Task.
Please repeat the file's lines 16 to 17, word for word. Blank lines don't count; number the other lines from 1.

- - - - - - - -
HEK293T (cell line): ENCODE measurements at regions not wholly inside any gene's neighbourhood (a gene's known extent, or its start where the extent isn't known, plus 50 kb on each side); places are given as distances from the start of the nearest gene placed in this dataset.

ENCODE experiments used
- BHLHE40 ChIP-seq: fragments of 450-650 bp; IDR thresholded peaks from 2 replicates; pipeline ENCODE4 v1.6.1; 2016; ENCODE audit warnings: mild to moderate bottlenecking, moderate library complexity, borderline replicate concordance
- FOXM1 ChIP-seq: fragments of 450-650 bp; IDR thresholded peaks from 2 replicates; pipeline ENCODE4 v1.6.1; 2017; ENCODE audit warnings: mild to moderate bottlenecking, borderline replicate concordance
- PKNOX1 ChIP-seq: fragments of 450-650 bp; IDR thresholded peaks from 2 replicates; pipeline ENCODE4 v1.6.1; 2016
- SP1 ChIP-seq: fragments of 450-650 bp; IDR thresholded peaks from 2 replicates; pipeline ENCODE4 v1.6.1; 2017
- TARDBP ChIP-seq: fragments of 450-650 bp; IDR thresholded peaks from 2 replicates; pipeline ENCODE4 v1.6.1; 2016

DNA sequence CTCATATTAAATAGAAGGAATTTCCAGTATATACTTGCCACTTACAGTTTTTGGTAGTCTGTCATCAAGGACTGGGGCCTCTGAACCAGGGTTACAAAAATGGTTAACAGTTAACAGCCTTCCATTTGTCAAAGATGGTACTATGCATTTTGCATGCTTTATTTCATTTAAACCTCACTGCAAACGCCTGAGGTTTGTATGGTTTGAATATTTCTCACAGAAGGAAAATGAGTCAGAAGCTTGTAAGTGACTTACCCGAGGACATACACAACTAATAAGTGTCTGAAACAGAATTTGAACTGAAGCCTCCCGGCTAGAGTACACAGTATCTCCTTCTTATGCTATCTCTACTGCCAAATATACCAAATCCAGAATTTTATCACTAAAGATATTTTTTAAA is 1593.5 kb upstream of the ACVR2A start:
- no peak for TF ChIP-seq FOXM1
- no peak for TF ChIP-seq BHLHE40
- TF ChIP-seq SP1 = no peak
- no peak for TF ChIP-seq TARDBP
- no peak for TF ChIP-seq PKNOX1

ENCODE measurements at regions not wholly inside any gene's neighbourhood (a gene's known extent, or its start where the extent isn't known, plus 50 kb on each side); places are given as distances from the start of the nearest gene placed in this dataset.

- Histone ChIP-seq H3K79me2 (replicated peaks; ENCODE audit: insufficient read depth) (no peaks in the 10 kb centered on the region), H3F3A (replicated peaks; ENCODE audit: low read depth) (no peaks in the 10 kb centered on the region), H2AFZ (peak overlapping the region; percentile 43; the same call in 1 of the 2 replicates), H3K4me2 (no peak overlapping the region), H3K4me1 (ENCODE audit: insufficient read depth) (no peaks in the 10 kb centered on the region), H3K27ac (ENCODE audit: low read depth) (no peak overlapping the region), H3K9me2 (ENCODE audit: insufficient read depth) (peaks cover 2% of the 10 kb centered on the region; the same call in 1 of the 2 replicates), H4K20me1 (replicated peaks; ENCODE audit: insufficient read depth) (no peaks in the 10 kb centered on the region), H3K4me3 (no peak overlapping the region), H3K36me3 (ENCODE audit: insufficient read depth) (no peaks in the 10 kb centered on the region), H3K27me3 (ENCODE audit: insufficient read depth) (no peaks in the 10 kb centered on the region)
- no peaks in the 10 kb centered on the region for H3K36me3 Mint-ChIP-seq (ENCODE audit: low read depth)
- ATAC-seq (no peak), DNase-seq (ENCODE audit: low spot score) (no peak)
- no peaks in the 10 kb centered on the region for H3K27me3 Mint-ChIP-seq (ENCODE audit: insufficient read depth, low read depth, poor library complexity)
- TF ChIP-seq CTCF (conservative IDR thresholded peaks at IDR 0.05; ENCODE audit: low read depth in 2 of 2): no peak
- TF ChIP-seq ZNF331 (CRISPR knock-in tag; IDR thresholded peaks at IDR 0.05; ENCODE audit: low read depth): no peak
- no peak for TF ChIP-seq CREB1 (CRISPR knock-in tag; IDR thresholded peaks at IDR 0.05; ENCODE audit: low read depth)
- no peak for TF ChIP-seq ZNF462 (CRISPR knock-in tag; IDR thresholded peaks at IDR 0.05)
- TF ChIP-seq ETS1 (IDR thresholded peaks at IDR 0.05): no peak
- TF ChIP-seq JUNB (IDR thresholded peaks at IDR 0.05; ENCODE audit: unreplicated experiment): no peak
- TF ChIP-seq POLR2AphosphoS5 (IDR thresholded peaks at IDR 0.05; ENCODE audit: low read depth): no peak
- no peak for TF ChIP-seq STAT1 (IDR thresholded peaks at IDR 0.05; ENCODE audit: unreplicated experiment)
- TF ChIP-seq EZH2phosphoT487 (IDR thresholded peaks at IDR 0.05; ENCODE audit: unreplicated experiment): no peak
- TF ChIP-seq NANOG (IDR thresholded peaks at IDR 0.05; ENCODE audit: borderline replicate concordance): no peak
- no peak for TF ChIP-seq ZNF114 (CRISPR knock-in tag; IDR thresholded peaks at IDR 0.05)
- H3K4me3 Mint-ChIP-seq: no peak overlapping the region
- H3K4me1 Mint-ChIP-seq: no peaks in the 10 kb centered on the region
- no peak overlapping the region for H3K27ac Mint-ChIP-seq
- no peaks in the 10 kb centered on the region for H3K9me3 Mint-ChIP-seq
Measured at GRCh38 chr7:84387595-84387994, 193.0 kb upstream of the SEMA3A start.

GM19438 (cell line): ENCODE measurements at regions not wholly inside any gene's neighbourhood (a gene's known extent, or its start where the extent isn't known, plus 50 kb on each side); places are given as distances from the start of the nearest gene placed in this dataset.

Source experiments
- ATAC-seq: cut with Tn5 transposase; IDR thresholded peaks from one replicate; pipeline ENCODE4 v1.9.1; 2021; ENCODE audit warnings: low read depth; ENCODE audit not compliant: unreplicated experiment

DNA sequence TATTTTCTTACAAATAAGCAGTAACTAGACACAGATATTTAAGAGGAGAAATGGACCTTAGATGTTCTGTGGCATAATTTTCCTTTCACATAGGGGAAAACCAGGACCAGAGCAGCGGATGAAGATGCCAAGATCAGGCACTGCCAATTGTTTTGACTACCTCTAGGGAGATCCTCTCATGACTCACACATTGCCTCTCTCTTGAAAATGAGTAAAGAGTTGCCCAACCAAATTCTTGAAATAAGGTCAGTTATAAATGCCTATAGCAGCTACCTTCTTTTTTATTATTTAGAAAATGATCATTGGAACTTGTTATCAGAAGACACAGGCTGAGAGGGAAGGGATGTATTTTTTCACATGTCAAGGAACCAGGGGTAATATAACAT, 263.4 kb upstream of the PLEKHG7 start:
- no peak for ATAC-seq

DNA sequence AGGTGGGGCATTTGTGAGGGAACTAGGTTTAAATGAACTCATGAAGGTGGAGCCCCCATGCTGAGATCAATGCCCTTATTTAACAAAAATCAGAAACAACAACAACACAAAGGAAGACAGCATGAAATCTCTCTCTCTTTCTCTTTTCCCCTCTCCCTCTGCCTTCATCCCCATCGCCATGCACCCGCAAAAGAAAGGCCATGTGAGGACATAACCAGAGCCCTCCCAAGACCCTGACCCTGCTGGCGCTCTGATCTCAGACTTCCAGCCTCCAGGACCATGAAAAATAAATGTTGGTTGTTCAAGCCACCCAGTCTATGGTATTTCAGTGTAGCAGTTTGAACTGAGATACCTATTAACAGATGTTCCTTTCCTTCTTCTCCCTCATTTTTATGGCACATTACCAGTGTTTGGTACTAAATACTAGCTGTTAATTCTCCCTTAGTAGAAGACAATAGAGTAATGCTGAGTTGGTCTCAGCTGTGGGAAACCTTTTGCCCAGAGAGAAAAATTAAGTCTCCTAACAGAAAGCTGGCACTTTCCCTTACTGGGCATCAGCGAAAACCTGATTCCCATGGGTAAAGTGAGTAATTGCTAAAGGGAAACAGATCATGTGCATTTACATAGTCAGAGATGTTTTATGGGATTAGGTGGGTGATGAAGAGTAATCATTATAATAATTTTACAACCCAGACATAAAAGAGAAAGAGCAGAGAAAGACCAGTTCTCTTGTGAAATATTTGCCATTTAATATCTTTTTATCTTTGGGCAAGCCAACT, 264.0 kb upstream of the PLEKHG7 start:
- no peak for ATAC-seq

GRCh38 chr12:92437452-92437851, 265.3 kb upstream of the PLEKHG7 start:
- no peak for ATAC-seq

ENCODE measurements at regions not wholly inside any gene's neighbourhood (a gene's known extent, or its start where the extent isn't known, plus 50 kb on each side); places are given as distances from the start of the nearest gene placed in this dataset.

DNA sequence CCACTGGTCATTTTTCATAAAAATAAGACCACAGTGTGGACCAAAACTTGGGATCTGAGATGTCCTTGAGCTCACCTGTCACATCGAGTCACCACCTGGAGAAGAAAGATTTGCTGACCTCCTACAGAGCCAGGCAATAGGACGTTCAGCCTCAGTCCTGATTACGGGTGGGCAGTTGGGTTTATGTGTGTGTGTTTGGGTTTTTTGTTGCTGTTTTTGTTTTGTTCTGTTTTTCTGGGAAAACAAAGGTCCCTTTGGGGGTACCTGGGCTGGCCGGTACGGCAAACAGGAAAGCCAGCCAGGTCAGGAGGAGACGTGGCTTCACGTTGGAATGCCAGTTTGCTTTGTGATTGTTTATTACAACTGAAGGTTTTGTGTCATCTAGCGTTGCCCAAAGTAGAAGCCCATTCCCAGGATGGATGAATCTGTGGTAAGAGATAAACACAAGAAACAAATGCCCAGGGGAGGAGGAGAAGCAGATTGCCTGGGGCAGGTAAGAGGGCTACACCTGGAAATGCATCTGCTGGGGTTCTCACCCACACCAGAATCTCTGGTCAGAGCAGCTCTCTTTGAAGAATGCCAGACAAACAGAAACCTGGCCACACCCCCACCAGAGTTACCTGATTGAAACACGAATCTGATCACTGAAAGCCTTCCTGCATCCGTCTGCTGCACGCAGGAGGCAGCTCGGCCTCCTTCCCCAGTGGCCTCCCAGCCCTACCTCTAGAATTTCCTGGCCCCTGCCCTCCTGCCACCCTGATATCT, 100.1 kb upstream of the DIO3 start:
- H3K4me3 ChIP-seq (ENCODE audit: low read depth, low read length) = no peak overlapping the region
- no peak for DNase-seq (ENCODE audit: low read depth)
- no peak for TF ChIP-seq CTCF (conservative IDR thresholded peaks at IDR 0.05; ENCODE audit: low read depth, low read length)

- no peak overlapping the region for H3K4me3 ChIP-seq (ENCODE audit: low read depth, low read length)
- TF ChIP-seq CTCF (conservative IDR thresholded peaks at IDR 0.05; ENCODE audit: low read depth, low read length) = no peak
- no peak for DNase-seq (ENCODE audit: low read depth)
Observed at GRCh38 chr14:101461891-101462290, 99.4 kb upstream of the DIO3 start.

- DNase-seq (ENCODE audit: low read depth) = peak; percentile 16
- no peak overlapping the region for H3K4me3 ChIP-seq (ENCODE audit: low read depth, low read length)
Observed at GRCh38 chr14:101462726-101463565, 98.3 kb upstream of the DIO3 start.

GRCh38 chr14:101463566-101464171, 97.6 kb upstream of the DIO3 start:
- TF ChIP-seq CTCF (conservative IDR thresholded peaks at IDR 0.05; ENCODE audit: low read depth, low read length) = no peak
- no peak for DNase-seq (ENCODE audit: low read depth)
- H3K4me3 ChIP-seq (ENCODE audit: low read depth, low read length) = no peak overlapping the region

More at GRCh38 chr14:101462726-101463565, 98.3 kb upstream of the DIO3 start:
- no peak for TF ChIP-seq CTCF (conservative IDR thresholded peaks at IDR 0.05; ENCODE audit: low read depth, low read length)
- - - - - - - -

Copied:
- no peaks in the 10 kb centered on the region for H3K36me3 Mint-ChIP-seq (ENCODE audit: low read depth)
- ATAC-seq (no peak), DNase-seq (ENCODE audit: low spot score) (no peak)